Reviewed by GREG KING
Director: Jake Kasdan
Stars: Cameron Diaz, Justin Timberlake, Lucy Punch, Jason Segel, John Michael Higgins.
Despite the title, this is not a black comedy along the lines of Bad Santa, in which Billy Bob Thornton played a store Santa Claus with a nasty streak. Instead, this is a moderately amusing comedy starring Cameron Diaz as a superficial teacher who has her priorities all messed up.
Elizabeth Halsey has only become a teacher because of the short hours and long holidays. A gold digger, she is on the lookout for a rich man who can keep her in her lavish lifestyle. But when her current beau dumps her because of her money-grabbing ways, she reluctantly returns to teaching at John Adams Middle School. She smokes marijuana, drinks and swears, and largely resents her colleagues. Her English lessons consist of her showing films while sleeping behind her desk – “Movies are the new books,” she says.
Meanwhile, she decides that breast augmentation surgery is the only way to go if she wants to attract a man, and takes advantage of any opportunity to score some extra cash. She enthusiastically embraces the fund raising car wash. And when she learns that there is bonus for any class that scores top marks on a test she employs some underhanded methods to ensure she is successful. She also sets her sights on Scott Delacorte (Justin Timberlake), the handsome young substitute teacher who hails from a wealthy family, while rejecting the advances of Russell (Jason Segel), the gym teacher.
But it is the intense rivalry between Halsey and the perky, dedicated and ambitious Amy Squirrel (Lucy Punch, from Hot Fuzz, etc), who teaches across the hall, which sets up many of the film’s best comic moments.
Director Jake Kasdan (son of The Big Chill director Lawrence Kasdan) does what he can with the uneven script. Kasdan has made sharper, edgier and darker comedies, like the underrated Zero Effect and Orange County, and tv series Freaks And Geeks, etc. He has also dipped his toe into raunchy adult comedy with Walk Hard: The Dewey Cox Story. Given that the script comes from Gene Stupnitsky and Lee Eisenberg, the team behind the US version of The Office, one wishes that the writing had been sharper, more insightful. The occasional descent into low brow scatological humour is a bit disappointing and reminds us that this is also the same team that gave us the awful Jack Black comedy Year One.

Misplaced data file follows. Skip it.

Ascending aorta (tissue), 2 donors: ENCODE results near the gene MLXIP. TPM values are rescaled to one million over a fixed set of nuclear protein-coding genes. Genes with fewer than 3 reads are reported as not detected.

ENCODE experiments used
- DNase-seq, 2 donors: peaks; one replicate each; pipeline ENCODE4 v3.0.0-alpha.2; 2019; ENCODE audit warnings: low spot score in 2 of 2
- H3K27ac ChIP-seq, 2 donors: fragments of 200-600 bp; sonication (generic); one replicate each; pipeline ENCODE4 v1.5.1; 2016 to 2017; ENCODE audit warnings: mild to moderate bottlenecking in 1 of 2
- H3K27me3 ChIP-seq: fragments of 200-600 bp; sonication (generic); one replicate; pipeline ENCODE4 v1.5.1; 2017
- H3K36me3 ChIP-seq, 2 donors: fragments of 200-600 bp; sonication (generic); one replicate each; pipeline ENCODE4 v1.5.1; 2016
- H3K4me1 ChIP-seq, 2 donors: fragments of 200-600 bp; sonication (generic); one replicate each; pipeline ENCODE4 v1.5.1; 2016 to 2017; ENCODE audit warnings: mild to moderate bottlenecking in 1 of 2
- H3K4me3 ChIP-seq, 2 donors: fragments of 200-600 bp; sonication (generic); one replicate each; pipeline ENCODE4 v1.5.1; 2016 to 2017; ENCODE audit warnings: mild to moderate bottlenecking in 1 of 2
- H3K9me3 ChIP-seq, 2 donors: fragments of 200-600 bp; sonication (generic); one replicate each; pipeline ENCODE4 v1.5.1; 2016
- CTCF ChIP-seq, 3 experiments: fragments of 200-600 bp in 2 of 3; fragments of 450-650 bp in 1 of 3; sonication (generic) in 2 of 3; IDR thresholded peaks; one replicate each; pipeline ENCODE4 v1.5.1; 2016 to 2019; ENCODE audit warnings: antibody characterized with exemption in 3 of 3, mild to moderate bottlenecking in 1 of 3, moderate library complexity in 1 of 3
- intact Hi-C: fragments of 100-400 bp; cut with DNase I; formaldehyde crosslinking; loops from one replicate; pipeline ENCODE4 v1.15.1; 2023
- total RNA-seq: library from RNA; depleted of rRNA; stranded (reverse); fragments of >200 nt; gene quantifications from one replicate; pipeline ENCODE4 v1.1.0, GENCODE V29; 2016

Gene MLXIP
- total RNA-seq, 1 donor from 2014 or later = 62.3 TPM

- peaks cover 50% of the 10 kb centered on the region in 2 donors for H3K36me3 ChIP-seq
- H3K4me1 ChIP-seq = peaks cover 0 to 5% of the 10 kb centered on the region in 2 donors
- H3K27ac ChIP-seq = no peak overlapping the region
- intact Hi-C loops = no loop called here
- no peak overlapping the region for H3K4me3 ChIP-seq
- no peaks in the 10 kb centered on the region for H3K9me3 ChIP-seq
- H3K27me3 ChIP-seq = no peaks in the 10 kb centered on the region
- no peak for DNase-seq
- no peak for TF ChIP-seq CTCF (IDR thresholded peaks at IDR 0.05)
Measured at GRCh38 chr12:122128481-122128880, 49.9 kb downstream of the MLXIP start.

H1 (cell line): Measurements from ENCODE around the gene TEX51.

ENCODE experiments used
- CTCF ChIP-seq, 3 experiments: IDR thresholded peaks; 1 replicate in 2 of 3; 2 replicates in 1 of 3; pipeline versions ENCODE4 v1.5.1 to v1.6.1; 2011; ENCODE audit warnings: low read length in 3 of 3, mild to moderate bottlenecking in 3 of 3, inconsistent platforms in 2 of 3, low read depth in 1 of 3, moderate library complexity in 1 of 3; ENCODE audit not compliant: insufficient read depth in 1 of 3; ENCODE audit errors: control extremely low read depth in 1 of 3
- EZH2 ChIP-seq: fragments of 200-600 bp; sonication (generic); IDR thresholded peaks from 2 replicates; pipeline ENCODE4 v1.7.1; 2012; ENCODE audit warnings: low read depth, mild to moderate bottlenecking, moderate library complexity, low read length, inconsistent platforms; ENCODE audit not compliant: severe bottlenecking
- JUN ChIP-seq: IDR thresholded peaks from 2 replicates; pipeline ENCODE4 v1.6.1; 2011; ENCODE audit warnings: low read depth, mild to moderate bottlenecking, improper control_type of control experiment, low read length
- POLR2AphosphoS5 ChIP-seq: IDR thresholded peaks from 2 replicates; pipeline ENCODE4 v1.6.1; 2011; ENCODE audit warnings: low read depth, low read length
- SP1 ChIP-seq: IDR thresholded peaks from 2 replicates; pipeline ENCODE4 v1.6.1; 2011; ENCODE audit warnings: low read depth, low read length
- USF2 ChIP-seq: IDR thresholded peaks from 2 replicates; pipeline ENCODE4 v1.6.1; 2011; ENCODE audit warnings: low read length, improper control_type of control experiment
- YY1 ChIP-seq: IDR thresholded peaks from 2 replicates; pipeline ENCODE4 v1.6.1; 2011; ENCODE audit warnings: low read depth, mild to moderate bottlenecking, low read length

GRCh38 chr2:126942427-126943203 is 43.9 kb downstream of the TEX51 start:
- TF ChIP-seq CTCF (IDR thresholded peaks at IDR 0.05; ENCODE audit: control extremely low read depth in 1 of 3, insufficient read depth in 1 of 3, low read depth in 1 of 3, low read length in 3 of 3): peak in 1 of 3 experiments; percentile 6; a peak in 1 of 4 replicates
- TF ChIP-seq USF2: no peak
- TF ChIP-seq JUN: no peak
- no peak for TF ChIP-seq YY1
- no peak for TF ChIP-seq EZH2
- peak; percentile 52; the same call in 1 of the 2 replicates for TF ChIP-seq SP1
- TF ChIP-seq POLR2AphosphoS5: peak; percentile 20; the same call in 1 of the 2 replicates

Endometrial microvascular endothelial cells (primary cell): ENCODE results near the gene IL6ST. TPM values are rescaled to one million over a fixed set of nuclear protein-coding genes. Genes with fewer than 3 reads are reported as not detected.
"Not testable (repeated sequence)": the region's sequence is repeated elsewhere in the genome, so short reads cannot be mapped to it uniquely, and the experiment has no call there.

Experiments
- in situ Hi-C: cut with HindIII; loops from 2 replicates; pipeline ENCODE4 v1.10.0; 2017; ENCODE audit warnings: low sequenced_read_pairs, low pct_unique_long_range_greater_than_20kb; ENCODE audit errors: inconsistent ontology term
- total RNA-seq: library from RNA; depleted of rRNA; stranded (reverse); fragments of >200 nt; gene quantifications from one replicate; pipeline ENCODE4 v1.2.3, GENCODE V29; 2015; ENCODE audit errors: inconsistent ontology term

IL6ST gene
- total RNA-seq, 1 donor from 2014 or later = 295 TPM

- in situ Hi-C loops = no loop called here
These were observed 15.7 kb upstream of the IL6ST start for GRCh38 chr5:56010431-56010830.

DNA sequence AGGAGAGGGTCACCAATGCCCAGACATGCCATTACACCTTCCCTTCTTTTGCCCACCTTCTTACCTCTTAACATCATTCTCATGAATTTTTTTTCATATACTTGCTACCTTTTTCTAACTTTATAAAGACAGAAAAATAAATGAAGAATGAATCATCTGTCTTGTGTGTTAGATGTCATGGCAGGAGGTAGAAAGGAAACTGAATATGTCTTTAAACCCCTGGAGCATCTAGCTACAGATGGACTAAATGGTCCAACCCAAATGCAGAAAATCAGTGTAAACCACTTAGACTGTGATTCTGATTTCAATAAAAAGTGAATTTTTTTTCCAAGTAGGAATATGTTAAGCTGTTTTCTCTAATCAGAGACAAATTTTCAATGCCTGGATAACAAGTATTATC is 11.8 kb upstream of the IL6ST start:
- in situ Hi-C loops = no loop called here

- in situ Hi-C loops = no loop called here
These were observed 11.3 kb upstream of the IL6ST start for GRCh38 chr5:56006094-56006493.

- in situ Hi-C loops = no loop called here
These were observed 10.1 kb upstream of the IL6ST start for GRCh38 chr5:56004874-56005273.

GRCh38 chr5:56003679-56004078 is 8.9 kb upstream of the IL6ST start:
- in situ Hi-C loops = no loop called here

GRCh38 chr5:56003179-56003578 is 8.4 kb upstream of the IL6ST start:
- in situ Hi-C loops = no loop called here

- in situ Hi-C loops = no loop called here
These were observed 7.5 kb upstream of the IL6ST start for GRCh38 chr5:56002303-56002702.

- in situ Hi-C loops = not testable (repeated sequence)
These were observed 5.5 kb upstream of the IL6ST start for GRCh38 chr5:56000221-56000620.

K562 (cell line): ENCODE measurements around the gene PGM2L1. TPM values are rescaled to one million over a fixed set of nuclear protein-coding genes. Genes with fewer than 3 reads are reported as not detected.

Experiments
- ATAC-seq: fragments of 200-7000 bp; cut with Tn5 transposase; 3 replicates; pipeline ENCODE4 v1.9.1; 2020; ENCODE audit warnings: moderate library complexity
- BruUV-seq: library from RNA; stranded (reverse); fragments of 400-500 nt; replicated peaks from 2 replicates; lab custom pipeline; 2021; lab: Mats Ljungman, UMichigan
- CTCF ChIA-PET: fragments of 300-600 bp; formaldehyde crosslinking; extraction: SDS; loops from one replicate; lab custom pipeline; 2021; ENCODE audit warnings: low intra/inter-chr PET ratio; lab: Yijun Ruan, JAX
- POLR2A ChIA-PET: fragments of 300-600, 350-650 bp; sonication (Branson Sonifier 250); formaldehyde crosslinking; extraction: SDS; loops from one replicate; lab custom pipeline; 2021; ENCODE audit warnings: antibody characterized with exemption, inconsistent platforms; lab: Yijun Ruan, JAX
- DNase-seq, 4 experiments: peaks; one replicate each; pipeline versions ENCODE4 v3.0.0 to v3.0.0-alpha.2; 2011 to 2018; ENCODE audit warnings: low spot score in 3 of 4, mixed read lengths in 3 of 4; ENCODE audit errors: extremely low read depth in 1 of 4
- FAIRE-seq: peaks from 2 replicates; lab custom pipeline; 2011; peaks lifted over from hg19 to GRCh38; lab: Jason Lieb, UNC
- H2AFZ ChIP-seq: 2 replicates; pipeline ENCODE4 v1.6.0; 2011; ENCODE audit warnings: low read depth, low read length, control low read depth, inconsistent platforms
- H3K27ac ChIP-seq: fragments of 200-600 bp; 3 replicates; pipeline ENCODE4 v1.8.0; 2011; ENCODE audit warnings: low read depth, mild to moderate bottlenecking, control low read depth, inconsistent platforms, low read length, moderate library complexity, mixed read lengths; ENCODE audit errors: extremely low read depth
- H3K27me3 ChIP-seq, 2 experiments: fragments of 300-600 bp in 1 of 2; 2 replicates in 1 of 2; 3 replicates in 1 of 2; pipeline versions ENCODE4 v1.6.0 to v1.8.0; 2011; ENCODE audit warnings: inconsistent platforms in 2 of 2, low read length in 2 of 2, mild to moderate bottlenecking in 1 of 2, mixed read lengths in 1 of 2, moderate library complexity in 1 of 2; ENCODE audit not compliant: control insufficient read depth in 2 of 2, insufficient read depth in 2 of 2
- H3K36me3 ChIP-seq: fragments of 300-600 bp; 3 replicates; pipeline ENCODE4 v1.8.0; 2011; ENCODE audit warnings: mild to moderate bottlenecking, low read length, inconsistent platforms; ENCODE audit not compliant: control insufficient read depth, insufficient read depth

There are some good turns from the solid cast. Diaz has exercised her comic timing most memorably in the very funny and irreverent comedy There’s Something About Mary, and she knows how to make the most of a funny scene. She relishes her role as the morally bankrupt and manipulative Halsey, and seems to be having a lot of fun with the material. To the film’s credit she doesn’t completely redeem herself by the end either. Punch is also excellent as her sneaky and determined archrival, and gets the bulk of the funniest moments. John Michael Higgins is also good as Wally Snur, the ineffectual principal caught up in the power struggle between the two women. With his typical deadpan style Segel plays another variation of the sort of pathetic lovesick loser that he often portrays on screen. Diaz’s former boyfriend Timberlake is wasted, and given little to do in his role.
Bad Teacher is the antithesis of those films in which a noble and dedicated teacher transforms the lives of their students – To Sir With Love, Goodbye Mr Chips, Dead Poets’ Society, Lean On Me, Stand And Deliver, etc – many of which are referenced here. This film subverts that archetype. While there are some great individual moments scattered throughout, the film is only moderately funny, but still manages to do enough to earn a passing grade.